“Ireland has long been internationally recognised for embedding the conservation imperative as a vital component of our management of the precious salmon resource. While the policy has served us well for more than a decade, I intend, as part of a broader inland fisheries policy review to set out options for improvement, with an even greater focus on conservation, in our management regime and for modernising licensing requirements, to ensure access to the resource where its conservation and biodiversity needs are met.”

ENDS

Notes to the Editor

 

The Minister at the Department of the Environment, Climate and Communications has made the following Regulation and Bye-laws:

 

1. S.I. No. 672 of 2023 Wild Salmon and Sea Trout Tagging Scheme (Amendment) Regulations 2023

These regulations provide for the quotas of fish that can be harvested by commercial fishing engines and rod and line from those rivers identified in Schedule 2 of the Regulations. The Regulations also provide for the use of brown tags in specified rivers which are identified in Schedule 4.

 

2. Angling Bye-law No. 1003, 2023

This Bye-law prohibits the use of any fishhooks, other than single or double barbless hooks, and also prohibits the use of worms as bait in angling for all species of fish in the waters specified in the Bye-law.

 

3. Conservation of Salmon and Sea trout (Bag Limits) Bye-law No. 1004, 2023

This Bye-law provides for an annual bag limit of 10 fish being either salmon or sea trout (over 40cm) per angler and provides for a season bag limit of 3 fish in the period 1 January to 11 May, a daily bag limit of 3 fish from 12 May to 31 August and a daily bag limit of 1 fish from 1 September to the end of the season. The Bye-law also provides for the use of single or double barbless hooks and prohibits the use of worms as bait once the specified numbers of fish have been caught in the specified periods.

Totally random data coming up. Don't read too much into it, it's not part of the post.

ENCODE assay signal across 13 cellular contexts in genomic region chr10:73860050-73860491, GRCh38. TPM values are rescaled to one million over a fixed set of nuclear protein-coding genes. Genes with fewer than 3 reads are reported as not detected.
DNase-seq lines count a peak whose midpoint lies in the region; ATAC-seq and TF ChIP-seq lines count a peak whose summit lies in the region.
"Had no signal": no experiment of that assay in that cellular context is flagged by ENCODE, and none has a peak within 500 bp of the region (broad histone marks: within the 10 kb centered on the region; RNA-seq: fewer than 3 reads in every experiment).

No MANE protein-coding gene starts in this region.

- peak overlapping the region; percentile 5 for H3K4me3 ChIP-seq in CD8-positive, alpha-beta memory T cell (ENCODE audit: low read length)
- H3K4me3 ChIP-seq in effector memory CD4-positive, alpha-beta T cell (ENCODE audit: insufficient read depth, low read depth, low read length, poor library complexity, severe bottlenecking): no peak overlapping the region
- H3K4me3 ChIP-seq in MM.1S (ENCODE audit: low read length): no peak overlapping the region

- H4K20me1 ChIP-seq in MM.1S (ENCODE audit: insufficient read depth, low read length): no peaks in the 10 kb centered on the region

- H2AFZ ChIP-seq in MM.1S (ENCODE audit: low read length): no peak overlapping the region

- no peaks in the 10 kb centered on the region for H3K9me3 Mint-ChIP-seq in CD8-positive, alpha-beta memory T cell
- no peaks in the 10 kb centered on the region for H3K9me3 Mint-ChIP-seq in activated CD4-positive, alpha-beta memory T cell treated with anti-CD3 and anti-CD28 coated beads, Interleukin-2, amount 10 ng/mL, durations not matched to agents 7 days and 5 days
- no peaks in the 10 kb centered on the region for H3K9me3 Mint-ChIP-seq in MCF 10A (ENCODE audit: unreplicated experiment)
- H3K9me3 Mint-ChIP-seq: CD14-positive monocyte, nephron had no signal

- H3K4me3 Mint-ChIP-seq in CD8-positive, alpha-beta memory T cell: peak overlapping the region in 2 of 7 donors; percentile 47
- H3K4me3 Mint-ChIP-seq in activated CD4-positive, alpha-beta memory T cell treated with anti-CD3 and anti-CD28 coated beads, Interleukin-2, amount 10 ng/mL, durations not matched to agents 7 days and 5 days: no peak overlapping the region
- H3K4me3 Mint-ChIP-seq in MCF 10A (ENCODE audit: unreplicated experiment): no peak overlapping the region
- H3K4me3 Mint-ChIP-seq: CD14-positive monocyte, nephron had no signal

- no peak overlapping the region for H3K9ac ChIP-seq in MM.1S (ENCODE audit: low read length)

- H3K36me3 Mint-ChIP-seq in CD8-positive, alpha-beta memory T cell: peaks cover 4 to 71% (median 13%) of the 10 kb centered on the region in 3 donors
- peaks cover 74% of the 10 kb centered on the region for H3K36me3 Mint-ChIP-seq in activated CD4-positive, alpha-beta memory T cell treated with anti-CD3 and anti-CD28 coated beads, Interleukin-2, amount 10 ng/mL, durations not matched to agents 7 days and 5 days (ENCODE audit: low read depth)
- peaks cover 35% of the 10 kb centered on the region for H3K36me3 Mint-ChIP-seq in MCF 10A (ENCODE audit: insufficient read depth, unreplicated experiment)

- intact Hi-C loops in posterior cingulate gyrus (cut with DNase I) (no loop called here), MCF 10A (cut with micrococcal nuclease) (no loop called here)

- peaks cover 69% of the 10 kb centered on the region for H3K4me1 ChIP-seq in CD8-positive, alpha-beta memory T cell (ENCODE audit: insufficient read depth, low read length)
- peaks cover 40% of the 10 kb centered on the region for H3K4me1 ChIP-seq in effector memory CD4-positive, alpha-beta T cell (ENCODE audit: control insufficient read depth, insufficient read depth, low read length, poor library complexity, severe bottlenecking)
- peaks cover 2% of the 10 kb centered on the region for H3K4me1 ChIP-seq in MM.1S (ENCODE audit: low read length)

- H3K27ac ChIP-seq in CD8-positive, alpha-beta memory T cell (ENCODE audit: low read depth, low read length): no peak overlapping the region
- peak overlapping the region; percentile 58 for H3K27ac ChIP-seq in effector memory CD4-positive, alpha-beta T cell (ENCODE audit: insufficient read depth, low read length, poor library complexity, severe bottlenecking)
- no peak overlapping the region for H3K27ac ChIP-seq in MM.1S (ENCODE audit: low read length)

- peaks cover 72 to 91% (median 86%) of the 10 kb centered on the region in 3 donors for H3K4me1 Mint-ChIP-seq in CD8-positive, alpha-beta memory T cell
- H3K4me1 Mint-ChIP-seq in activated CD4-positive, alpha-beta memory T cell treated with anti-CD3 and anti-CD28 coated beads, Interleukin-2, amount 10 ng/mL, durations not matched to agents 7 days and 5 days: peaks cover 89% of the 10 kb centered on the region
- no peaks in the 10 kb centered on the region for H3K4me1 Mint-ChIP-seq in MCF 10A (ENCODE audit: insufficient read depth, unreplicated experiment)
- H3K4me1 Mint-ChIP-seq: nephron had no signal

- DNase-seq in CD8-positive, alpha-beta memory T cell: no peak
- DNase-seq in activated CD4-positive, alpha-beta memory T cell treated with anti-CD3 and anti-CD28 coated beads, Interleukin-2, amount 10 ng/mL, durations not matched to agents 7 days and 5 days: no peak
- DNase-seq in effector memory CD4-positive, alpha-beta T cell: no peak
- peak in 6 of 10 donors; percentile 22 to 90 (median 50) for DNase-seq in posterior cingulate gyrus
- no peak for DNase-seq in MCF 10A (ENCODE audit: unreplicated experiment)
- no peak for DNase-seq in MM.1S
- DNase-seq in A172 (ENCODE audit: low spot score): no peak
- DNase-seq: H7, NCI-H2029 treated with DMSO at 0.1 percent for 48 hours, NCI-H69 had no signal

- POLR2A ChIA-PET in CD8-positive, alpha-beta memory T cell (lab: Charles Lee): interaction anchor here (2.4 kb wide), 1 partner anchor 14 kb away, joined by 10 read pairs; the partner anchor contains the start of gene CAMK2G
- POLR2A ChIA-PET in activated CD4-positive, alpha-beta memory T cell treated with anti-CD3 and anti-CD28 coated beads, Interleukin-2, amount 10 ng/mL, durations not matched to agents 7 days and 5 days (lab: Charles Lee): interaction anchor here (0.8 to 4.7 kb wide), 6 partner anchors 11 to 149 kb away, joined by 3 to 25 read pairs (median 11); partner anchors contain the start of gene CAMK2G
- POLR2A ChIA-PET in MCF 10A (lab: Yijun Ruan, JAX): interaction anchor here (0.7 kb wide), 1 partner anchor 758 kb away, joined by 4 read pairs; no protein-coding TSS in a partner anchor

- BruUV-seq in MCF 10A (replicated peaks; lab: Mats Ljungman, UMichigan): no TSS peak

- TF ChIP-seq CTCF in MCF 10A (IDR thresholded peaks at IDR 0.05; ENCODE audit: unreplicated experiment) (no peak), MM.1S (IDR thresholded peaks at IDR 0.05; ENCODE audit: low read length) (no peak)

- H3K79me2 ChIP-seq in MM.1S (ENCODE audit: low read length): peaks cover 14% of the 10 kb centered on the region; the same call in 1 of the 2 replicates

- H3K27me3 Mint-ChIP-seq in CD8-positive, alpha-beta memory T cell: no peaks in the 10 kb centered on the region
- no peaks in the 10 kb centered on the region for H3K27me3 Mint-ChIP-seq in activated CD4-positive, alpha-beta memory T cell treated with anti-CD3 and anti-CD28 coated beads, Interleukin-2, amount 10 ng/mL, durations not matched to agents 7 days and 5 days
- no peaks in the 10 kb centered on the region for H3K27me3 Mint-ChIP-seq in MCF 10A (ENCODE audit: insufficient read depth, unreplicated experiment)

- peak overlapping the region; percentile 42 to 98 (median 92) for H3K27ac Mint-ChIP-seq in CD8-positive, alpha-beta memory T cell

4. Conservation of Salmon and Sea trout (Catch and Release) Bye-law No. 1005, 2023

This Bye-law provides for catch and release in respect of salmon and sea trout (over 40cm) in rivers as mentioned in the Bye-law. The Bye-law also provides for the use of single or double barbless hooks and prohibits the use of worms as bait in angling for salmon and sea trout over 40cm.

 

5. Conservation of Salmon and Sea Trout (River Suir) Bye-law No. 1006, 2023

This Bye-law provides for catch and release in angling for salmon (any size) and sea trout (over 40cm) in the River Suir (including the waters of the Rivers Clodiagh, Lingaun and Blackwater) and also prohibits the use of worms, prawn, shrimp or any other crustacean, or artificial forms thereof, as bait and any fish hooks other than single or double barbless hooks during the period 17 March to 30 September.

 

6. Conservation of Sea Trout Bye-law No. 1007, 2023

This Bye-law provides for a daily bag limit of 3 sea trout (less than 40cm in length) and provides for the use of single or double barbless hooks and prohibits the use of worms as bait once the specified number of sea trout has been caught.

 

7. Conservation of Salmon and Sea Trout (Closed Rivers) Bye-law No. C.S. 334, 2023

This Bye-law prohibits the taking or attempting to take by rod and line salmon and sea trout (over 40cm) in the rivers specified in the Bye-law.

 

Footnote

Section 57 (7) of the Inland Fisheries Act 2010 provides that any person aggrieved by these bye-laws may, within 28 days after publication in the Iris Oifigiúil, appeal against same to the High Court.